A US regulator has secured yet another win against a trader accused of running a fraudulent foreign exchange scheme – this time by securing a default judgement.
The Commodity Futures Trading Commission (CFTC) has been granted a default judgement against a foreign exchange scheme called VOS Capital Management.
The judgement was also issued against the man who ran it, Dominick Carducci.
Default judgements are issued in situations in which the defendant does not come before the court or provide the required information to defend their case.
In this case, the CFTC then filed a motion to have the default judgement entered.
This week, the motion was approved by Judge P. Kevin Castel of the New York Southern District Court.
Now, Carducci and his firm are both permanently banned from all sorts of conduct pertaining to trading.
Overall, they will be forced to pay millions of US dollars.
The amount of restitution they are required to pay has been set at $953,875.
They will also be required to shell out a civil monetary penalty of $2,861,625.
According to the industry press, this figure was calculated tripling the financial gains the pair derived.
Carducci and VOS stand accused of operating a scam forex scheme that saw them take and then misappropriate funds from traders – however, they claimed that they would instead use the money for pooled, leveraged forex trading.
At the time that the charges were brought last year, the CFTC divulged more details about the accusations.
“Starting in at least August 2016, according to the complaint, the defendants fraudulently solicited and misappropriated money from at least 30 individuals for pooled investments in retail forex,” it said.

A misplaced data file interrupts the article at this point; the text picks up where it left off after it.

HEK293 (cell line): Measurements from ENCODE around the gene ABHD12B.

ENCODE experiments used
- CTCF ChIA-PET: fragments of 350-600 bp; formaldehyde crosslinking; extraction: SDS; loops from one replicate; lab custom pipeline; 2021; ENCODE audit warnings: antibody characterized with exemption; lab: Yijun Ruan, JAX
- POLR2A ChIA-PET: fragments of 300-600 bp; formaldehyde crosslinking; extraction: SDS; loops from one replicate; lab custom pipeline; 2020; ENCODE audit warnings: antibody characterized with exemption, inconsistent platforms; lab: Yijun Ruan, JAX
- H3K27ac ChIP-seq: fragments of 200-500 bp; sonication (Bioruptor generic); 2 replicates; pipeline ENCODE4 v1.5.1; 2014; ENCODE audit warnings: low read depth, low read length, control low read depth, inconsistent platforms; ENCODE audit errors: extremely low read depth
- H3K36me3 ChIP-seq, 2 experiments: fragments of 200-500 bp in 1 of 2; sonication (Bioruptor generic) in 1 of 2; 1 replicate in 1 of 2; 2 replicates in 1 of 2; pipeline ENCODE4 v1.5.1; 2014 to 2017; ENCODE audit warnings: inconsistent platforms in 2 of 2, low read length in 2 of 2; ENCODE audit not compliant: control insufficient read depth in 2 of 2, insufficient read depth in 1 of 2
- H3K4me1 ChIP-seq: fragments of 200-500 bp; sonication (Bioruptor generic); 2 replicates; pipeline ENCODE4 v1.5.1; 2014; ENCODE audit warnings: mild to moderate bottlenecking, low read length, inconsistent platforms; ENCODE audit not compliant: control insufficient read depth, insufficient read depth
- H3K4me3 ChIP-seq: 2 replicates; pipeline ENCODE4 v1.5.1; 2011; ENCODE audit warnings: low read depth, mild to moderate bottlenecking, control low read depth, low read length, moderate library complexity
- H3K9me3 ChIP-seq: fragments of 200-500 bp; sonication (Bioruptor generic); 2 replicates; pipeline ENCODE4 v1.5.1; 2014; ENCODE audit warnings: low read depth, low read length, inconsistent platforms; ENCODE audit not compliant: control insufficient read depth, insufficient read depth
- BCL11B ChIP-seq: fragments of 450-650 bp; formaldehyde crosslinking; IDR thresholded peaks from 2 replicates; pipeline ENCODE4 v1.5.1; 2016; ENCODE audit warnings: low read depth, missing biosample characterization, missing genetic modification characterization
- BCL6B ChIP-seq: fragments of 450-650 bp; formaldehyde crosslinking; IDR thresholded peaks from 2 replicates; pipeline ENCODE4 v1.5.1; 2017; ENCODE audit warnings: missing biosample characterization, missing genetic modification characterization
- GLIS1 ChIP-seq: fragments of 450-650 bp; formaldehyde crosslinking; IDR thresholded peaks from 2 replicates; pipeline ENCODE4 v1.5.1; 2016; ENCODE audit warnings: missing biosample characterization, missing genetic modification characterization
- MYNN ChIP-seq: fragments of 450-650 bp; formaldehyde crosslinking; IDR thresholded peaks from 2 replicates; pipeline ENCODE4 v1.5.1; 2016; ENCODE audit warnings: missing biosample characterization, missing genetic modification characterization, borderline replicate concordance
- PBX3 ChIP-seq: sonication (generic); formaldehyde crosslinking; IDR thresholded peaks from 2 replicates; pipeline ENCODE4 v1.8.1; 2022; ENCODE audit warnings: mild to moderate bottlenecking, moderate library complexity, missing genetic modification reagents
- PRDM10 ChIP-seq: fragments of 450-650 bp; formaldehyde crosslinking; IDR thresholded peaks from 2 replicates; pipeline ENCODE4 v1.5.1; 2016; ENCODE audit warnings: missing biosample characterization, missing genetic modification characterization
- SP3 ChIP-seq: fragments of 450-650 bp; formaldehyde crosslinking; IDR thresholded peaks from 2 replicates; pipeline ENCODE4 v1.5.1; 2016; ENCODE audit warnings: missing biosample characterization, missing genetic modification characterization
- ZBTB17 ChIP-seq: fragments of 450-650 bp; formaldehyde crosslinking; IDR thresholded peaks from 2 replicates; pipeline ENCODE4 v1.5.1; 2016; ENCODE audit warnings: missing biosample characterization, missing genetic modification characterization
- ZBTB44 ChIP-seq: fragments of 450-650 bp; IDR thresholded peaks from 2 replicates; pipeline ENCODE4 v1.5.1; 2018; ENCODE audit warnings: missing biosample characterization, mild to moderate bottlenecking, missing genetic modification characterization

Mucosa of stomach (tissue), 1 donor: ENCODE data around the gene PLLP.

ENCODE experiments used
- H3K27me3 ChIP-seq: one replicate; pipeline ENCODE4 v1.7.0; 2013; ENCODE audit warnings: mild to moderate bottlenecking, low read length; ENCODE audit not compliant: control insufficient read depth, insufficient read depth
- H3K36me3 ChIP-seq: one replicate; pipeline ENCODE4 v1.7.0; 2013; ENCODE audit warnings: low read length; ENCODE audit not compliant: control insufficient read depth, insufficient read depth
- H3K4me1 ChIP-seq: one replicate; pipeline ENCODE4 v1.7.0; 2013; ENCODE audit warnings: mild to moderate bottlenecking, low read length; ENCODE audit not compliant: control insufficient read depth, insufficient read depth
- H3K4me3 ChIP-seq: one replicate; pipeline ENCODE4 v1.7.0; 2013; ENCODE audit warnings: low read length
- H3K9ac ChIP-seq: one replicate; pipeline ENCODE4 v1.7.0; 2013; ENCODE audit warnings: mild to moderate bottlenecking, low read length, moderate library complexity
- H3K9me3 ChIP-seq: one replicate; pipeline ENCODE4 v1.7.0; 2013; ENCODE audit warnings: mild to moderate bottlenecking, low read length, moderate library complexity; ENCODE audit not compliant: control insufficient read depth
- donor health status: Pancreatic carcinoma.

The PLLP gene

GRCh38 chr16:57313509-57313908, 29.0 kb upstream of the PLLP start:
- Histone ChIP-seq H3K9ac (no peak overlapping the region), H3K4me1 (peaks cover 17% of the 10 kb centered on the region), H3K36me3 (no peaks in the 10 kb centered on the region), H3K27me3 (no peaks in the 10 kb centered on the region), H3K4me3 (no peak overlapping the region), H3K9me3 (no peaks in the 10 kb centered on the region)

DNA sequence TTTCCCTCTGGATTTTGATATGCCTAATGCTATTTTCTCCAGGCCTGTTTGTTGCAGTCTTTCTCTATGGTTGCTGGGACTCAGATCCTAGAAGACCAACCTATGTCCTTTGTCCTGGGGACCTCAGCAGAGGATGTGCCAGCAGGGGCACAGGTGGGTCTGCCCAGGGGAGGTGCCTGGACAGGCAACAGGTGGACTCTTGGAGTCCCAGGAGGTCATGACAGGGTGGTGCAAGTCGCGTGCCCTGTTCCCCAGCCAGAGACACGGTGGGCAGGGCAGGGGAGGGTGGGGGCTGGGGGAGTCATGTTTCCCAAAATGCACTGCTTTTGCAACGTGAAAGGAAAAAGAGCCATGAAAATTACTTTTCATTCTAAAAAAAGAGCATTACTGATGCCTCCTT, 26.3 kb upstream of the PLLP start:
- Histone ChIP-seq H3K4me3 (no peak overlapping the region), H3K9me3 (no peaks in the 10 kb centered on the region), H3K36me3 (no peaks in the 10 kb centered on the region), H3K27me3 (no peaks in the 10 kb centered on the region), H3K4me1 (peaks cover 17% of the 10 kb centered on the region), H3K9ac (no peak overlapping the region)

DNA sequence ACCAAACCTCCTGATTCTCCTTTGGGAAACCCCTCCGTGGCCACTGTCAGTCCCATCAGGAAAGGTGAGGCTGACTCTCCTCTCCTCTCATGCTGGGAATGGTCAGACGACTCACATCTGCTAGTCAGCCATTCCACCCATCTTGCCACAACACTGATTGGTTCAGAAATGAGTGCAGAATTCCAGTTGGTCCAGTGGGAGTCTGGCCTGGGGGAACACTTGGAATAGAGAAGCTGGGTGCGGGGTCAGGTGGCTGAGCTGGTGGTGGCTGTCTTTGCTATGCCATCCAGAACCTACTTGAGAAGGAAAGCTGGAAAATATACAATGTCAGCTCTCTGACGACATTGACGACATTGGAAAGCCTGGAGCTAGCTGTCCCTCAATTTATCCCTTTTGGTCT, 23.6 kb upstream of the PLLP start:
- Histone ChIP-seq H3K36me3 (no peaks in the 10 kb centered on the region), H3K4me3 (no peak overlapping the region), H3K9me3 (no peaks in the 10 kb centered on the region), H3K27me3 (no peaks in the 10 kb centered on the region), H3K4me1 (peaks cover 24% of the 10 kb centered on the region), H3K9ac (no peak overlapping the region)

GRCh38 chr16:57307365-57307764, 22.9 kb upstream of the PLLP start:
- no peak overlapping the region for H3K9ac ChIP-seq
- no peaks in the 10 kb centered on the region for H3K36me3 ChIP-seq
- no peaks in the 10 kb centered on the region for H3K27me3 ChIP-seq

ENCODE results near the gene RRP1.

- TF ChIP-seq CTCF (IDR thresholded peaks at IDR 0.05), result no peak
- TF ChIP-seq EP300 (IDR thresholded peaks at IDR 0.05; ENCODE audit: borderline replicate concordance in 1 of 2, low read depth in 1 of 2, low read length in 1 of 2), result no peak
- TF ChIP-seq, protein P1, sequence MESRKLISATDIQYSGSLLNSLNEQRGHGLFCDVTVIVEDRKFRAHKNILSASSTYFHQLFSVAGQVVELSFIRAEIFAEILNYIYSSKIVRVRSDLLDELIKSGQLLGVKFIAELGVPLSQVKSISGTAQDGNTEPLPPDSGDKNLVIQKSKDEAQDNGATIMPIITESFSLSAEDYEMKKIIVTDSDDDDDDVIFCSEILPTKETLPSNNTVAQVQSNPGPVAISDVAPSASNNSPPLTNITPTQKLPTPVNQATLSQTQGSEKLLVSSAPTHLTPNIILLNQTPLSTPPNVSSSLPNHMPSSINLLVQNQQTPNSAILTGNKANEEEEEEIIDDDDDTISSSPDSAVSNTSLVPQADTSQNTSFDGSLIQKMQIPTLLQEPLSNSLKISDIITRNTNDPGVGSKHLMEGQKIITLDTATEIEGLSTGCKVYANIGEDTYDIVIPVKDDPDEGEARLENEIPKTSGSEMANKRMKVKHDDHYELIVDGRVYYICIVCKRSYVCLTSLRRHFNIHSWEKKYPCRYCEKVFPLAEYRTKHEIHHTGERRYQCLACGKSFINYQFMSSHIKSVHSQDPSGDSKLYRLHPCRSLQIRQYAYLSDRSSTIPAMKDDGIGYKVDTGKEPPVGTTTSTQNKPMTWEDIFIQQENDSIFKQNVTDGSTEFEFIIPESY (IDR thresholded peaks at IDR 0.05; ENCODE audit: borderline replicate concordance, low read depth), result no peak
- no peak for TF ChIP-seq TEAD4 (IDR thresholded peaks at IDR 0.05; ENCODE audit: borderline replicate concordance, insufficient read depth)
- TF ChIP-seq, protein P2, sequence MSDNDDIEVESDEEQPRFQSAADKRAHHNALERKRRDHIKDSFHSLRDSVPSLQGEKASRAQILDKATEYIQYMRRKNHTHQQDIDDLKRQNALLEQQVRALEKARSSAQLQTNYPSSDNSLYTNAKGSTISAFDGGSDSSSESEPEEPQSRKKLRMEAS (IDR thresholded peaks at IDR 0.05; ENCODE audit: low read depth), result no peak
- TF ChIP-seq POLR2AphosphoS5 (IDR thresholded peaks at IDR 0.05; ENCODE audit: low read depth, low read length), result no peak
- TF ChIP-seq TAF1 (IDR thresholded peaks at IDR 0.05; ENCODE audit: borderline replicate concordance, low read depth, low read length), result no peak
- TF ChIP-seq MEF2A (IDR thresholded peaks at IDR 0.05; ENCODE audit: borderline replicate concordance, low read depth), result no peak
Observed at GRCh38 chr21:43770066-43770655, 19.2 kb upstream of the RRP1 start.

“Between August 2016 and September 2018, the defendants received at least $1.1 million from pool participants for investment in commodity pools that would purportedly trade forex.”
However, the scheme allegedly descended into fraud quite quickly.
“The defendants, however, never traded forex on behalf of pool participants, and concealed their fraud by issuing false account statements to the pool participants,” it said.
It also went on to list a wide range of alleged misrepresentations made by Carducci and the firm.
They claimed that they “had made large profits for themselves and pool participants from trading forex”, the CFTC said, and that they “maintained a forex trading account with a registered foreign exchange dealer that had $12 million under defendants’ management”.
They also promised that “pool participants would realize profits of up to 18% per month on their investments without losses” and that “pool participants could withdraw the funds they had invested upon request”.
Ultimately, however, Carducci and VOS then spent it on personal items.
The “defendants used the majority of those funds to pay Carducci’s personal expenses, and to support his lavish lifestyle by, among other things, acquiring luxury automobiles and paying for international travel,” it alleged.
“The remainder of the funds was paid to some pool participants, in the style of a Ponzi scheme,” it added in the press statement.
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